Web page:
Restraint system secures boulder at Rest and be Thankful

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THE Rest and Be Thankful carries the busy A83 trunk road between Arrochar and Inveraray through mountainous terrain in the west of Scotland.

The pass has suffered frequent debris flows over recent years triggered by heavy rainfall events. However, thanks to continued investment from Transport Scotland, through their trunk roads operating company BEAR Scotland, a series of mitigation measures installed on the hillside are dramatically reducing the impact of debris flows on the trunk road.

A network of catch fences of heavy duty, steel wire ring-mesh panels has been installed over recent years. These barriers have proved successful in preventing debris flows from reaching the road.

Site investigation work undertaken in response to a debris flow that initiated 350m above the road identified the vulnerability of a boulder, assessed to be in the order of 300 tonnes. The near under-mining of the boulder by the debris flow highlighted the need for protective action and a plan was put in place to prevent a potentially catastrophic failure.

In response to the situation a partnership was brought together by specialist geotechnical contractor Geo-Rope including Perth-based Consulting Engineers Waterman Infrastructure and rockfall mitigation specialists Maccaferri. A design concept was quickly developed and put forward by Georope to BEAR for consideration.

Waterman Principal Geotechnical Engineer Chris Gell, said, “Controlled removal of the boulder was discounted at an early stage due to concerns that this may result in a subsequent debris flow – site assessments by Geo-Rope suggest that the boulder is currently acting as a ‘choke’ to material behind and above.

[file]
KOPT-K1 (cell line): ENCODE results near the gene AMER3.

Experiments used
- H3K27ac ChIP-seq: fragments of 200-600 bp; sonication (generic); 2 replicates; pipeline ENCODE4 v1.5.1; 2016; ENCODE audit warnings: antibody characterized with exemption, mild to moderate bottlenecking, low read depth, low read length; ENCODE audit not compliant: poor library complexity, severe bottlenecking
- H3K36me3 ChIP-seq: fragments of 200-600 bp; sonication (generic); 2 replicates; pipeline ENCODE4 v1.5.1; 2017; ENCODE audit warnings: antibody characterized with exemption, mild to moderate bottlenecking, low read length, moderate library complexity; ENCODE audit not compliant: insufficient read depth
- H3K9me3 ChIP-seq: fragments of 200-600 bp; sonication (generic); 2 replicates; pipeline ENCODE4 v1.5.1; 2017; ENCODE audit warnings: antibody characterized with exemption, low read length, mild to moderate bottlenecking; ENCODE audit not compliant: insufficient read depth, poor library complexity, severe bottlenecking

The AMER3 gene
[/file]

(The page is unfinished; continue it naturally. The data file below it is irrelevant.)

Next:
“As well as this, the safety and cost of disposal of the large quantity of blasted material that would be produced, could not be assured at reasonable cost.

“The installation of some form of restraint system was therefore proposed. The design required a bespoke approach in order to achieve a solution that would successfully restrain the boulder, whilst also being practical to install 350m up a hillside. At the same time, we had to achieve Transport Scotland’s requirement for a 60 year design life for the system.”

At an early stage, it was determined that the best solution would be to utilise stable areas of the hillside located twenty to thirty metres above the boulder. A series of ground anchors would be installed into this region and these would then be connected to the boulder by means of high strength tendons – effectively tethering it in place.

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Mr Gell added, “Our previous work with Maccaferri, who supplied many of the debris flow barriers in place at Rest and Be Thankful, helped guide our thinking as to how best to create a suitable means of permanent restraint for the boulder.”

As the design evolved, it became apparent that ultra-high strength, Kevlar tendons manufactured by Maccaferri subsidiary, Linear Composites, would be an ideal method of linking the boulder to the ground anchors above the boulder.